Clostridium Difficile Infection
Guideline-Based Diagnosis and Treatment
Background: Clostridium difficile (C. difficile) is the pathogen that most commonly causes nosocomial and antibiotic-associated diarrheal disease. Optimized algorithms for diagnosis, treatment, and hygiene can help lower the incidence, morbidity, and mortality of C. difficile infection (CDI).
Methods: This review is based on pertinent articles that were retrieved by a selective search in PubMed for recommendations on diagnosis and treatment (up to March 2014), with particular attention to the current epidemiological situation in Germany.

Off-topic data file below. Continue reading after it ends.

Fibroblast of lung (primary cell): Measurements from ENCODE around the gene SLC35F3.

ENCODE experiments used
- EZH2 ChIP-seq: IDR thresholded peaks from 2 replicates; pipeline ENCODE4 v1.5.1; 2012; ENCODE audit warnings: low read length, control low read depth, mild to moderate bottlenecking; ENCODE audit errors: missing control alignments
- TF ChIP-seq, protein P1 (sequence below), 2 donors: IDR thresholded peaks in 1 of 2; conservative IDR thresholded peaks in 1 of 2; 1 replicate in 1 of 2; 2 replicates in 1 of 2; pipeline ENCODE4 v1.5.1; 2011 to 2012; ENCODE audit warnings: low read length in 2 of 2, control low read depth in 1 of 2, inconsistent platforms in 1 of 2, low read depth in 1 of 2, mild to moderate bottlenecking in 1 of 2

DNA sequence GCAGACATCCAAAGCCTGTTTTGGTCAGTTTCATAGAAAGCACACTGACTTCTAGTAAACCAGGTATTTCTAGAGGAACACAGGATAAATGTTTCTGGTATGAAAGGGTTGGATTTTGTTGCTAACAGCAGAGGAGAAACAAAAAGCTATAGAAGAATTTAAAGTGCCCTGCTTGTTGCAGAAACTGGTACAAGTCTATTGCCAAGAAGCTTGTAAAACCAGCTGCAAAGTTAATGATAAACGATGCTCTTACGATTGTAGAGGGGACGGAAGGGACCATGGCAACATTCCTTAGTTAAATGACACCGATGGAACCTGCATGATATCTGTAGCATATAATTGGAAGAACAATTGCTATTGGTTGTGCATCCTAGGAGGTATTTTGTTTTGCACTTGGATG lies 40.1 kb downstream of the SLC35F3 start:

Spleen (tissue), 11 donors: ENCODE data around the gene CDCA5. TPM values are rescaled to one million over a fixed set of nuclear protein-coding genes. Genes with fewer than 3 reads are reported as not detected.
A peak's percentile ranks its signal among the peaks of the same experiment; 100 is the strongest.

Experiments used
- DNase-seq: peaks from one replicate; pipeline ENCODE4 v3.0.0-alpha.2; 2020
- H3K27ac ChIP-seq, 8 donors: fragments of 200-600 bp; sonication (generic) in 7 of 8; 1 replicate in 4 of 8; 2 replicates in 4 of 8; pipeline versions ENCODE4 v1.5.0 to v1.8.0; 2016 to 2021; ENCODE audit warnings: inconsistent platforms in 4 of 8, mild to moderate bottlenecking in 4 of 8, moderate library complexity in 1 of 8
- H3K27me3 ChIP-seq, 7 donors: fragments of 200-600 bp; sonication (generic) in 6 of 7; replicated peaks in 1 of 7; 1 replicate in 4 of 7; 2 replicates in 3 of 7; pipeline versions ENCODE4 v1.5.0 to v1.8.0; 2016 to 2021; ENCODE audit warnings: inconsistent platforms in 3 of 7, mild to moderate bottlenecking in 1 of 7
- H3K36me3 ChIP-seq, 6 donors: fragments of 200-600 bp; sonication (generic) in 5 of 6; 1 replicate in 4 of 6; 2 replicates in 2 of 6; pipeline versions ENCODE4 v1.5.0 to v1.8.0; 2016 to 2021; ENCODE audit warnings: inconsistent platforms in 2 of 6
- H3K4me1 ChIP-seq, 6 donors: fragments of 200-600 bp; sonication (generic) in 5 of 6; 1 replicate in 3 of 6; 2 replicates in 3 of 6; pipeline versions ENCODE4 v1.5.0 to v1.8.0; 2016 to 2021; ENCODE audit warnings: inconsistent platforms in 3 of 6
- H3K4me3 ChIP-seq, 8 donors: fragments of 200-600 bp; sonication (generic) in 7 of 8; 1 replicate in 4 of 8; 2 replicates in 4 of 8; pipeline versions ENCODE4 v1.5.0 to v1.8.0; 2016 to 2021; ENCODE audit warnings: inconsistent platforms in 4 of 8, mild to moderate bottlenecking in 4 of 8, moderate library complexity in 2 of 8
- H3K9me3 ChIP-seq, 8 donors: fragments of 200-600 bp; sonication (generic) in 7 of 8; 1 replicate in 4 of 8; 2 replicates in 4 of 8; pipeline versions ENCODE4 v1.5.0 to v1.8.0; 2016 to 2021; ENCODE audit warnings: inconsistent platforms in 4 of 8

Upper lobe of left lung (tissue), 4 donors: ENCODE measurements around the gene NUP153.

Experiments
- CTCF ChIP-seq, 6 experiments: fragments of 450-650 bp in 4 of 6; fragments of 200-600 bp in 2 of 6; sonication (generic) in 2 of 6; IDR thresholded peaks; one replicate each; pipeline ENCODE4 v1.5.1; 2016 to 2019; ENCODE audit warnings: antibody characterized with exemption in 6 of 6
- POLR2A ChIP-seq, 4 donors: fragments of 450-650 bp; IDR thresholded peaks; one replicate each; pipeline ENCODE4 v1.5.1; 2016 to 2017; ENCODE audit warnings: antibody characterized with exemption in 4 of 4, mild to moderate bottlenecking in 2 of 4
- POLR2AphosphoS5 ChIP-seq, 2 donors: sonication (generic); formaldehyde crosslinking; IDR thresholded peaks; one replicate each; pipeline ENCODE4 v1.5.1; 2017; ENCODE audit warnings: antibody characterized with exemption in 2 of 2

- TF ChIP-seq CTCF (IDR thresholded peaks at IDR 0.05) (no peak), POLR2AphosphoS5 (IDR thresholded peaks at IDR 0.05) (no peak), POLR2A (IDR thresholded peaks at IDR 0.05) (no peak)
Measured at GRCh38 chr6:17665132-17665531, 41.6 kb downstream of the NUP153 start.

Results: The incidence of CDI in Germany is 5 to 20 cases per 100 000 persons per year. In recent years, a steady increase in severe, reportable cases of CDI has been observed, and the highly virulent epidemic strain Ribotype 027 has spread across nearly the entire country. For therapeutic and hygiene management, it is important that the diagnosis be made as early as possible with a sensitive screening test, followed by a confirmatory test for the toxigenic infection. Special disinfection measures are needed because of the formation of spores. The treatment of CDI is evidence-based; depending on the severity of the infection, it is treated orally with metronidazole, or else with vancomycin or fidaxomicin. Fulminant infections and recurrences call for specifically adapted treatment modalities. Treatment with fecal bacteria (stool transplantation) is performed in gastroenterological centers that have experience with this form of treatment after multiple failures of drug treatment for recurrent infection. For critically ill patients, treatment is administered by an interdisciplinary team and consists of early surgical intervention in combination with drug treatment. A therapeutic algorithm developed on the basis of current guidelines and recommendations enables risk-adapted, individualized treatment.